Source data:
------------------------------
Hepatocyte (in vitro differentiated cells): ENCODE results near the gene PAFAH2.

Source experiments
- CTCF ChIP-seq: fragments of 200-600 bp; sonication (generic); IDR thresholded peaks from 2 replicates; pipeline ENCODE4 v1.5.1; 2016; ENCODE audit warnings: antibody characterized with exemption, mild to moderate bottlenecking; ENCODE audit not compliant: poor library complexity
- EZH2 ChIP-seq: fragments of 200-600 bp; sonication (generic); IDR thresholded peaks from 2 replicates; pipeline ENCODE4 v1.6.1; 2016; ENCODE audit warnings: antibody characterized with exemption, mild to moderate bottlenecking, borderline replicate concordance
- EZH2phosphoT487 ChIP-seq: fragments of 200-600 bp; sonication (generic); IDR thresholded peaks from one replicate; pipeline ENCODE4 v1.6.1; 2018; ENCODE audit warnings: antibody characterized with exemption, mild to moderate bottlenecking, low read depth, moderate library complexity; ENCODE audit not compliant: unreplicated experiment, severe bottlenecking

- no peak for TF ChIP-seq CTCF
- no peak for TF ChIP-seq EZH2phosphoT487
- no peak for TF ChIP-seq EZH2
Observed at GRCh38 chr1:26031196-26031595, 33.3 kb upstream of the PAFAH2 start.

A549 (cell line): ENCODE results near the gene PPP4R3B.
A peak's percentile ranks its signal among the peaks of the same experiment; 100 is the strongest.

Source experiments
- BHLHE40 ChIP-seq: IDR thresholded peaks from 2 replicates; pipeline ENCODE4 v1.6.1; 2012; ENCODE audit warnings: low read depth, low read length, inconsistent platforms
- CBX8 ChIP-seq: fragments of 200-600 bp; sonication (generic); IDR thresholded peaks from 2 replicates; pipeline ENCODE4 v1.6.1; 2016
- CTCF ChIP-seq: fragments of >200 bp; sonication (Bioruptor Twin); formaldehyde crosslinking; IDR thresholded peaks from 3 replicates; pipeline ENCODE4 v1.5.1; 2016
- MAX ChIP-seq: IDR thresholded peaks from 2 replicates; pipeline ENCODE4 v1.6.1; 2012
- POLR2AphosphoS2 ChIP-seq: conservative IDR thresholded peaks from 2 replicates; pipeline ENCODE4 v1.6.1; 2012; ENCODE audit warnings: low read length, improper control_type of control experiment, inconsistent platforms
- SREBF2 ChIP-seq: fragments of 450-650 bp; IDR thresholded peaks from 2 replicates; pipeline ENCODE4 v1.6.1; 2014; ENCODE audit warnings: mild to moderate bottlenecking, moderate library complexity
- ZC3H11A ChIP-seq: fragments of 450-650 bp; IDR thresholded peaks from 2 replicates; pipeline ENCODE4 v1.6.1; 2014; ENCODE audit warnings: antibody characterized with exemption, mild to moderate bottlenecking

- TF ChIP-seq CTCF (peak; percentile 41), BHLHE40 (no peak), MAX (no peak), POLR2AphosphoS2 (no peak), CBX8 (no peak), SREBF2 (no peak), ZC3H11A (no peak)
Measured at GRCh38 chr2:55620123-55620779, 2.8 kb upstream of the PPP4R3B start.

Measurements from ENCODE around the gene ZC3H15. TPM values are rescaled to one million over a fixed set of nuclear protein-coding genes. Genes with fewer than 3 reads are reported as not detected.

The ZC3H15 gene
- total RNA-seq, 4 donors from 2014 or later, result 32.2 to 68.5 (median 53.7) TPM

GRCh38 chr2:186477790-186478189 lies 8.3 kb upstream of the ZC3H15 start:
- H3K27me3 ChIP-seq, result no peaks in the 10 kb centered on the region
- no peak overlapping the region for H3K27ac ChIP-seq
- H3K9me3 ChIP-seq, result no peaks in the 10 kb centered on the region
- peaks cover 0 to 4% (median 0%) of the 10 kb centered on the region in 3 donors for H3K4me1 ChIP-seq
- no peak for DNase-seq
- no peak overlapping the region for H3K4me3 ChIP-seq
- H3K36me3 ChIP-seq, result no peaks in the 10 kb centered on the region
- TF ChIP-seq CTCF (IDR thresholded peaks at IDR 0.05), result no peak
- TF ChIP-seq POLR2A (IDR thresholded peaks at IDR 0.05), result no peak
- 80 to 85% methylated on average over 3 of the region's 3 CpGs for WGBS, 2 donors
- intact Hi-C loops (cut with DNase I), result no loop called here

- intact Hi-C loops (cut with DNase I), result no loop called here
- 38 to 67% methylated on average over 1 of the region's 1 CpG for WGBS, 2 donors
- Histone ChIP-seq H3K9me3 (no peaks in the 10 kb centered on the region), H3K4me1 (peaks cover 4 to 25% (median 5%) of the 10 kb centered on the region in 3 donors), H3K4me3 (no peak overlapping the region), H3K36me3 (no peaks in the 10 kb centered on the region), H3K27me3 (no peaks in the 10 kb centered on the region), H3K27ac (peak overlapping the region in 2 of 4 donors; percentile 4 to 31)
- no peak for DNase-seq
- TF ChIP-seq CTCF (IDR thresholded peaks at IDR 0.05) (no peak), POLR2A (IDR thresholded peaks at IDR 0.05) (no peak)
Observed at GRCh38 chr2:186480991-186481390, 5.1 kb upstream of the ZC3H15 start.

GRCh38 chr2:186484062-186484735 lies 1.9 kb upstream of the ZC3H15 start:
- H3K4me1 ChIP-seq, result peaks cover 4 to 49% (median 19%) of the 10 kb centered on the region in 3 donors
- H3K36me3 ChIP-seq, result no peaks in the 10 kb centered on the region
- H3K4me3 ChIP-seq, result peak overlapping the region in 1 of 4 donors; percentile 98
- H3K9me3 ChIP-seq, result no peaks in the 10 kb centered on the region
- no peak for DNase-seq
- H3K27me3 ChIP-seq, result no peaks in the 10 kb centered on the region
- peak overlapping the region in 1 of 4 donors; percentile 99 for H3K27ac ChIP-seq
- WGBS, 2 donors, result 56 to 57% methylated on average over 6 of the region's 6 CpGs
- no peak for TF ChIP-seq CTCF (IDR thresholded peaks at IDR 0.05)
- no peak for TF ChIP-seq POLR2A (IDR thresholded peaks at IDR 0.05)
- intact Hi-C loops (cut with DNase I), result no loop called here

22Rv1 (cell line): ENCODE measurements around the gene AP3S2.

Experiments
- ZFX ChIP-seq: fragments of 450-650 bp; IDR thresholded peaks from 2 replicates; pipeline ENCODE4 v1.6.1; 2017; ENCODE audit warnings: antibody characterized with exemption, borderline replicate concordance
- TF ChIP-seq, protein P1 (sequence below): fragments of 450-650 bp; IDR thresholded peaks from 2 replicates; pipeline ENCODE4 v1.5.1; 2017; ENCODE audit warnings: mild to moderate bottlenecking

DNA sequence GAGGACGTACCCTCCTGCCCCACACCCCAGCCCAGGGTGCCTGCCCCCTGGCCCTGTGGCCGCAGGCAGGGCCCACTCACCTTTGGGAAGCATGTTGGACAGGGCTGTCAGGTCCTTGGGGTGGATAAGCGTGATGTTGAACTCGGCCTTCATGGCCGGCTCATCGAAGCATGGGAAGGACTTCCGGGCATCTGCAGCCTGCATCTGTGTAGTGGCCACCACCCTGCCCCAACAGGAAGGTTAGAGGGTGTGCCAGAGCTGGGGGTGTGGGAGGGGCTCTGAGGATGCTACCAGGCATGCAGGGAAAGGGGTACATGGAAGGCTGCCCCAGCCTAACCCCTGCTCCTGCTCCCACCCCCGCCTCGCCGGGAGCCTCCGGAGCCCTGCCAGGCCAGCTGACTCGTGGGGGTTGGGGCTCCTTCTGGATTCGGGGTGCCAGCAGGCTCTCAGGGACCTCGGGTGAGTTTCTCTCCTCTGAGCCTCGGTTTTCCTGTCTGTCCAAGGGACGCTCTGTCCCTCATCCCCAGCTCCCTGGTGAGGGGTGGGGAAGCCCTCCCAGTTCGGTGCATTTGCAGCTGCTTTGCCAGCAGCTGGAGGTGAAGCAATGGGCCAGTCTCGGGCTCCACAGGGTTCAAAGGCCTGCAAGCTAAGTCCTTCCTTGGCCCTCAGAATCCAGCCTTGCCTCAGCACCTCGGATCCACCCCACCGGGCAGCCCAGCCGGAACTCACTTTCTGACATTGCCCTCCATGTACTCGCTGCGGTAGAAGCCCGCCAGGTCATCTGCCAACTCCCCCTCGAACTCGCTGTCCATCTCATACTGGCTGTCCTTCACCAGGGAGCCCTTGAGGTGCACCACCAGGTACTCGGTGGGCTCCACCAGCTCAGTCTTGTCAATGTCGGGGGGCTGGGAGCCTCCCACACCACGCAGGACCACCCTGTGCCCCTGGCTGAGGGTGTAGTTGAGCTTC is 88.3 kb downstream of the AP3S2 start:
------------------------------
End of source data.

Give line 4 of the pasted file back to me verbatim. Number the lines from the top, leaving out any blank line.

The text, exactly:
- EZH2 ChIP-seq: fragments of 200-600 bp; sonication (generic); IDR thresholded peaks from 2 replicates; pipeline ENCODE4 v1.6.1; 2016; ENCODE audit warnings: antibody characterized with exemption, mild to moderate bottlenecking, borderline replicate concordance